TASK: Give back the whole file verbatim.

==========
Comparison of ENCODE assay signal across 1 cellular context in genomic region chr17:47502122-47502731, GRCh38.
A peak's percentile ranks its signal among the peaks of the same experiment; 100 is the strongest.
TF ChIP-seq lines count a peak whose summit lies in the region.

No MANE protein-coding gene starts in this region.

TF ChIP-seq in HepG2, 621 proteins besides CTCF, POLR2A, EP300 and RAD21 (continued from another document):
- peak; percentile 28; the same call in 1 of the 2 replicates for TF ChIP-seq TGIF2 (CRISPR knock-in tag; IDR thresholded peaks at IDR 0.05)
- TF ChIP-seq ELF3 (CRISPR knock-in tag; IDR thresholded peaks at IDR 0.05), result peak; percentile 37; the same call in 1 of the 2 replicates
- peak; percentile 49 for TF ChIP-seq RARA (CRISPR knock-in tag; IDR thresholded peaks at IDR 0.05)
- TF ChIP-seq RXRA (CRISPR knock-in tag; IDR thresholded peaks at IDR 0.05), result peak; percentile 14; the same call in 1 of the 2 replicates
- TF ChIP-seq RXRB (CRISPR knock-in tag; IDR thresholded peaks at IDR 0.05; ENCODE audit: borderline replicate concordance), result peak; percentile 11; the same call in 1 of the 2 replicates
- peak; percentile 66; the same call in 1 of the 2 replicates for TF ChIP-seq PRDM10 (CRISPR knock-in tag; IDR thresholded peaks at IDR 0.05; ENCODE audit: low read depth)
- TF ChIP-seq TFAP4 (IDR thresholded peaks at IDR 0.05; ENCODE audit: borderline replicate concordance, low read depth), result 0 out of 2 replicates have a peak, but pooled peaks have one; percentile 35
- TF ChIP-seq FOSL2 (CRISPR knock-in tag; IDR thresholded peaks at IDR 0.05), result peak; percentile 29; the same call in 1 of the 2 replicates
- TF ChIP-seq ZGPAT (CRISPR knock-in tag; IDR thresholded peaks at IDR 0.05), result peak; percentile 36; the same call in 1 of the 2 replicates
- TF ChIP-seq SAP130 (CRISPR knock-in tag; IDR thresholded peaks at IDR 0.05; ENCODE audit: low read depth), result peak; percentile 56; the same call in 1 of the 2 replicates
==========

Comparison of ENCODE assay signal across 1 cellular context in genomic region chr17:47502122-47502731, GRCh38.
A peak's percentile ranks its signal among the peaks of the same experiment; 100 is the strongest.
TF ChIP-seq lines count a peak whose summit lies in the region.

No MANE protein-coding gene starts in this region.

TF ChIP-seq in HepG2, 621 proteins besides CTCF, POLR2A, EP300 and RAD21 (continued from another document):
- peak; percentile 28; the same call in 1 of the 2 replicates for TF ChIP-seq TGIF2 (CRISPR knock-in tag; IDR thresholded peaks at IDR 0.05)
- TF ChIP-seq ELF3 (CRISPR knock-in tag; IDR thresholded peaks at IDR 0.05), result peak; percentile 37; the same call in 1 of the 2 replicates
- peak; percentile 49 for TF ChIP-seq RARA (CRISPR knock-in tag; IDR thresholded peaks at IDR 0.05)
- TF ChIP-seq RXRA (CRISPR knock-in tag; IDR thresholded peaks at IDR 0.05), result peak; percentile 14; the same call in 1 of the 2 replicates
- TF ChIP-seq RXRB (CRISPR knock-in tag; IDR thresholded peaks at IDR 0.05; ENCODE audit: borderline replicate concordance), result peak; percentile 11; the same call in 1 of the 2 replicates
- peak; percentile 66; the same call in 1 of the 2 replicates for TF ChIP-seq PRDM10 (CRISPR knock-in tag; IDR thresholded peaks at IDR 0.05; ENCODE audit: low read depth)
- TF ChIP-seq TFAP4 (IDR thresholded peaks at IDR 0.05; ENCODE audit: borderline replicate concordance, low read depth), result 0 out of 2 replicates have a peak, but pooled peaks have one; percentile 35
- TF ChIP-seq FOSL2 (CRISPR knock-in tag; IDR thresholded peaks at IDR 0.05), result peak; percentile 29; the same call in 1 of the 2 replicates
- TF ChIP-seq ZGPAT (CRISPR knock-in tag; IDR thresholded peaks at IDR 0.05), result peak; percentile 36; the same call in 1 of the 2 replicates
- TF ChIP-seq SAP130 (CRISPR knock-in tag; IDR thresholded peaks at IDR 0.05; ENCODE audit: low read depth), result peak; percentile 56; the same call in 1 of the 2 replicates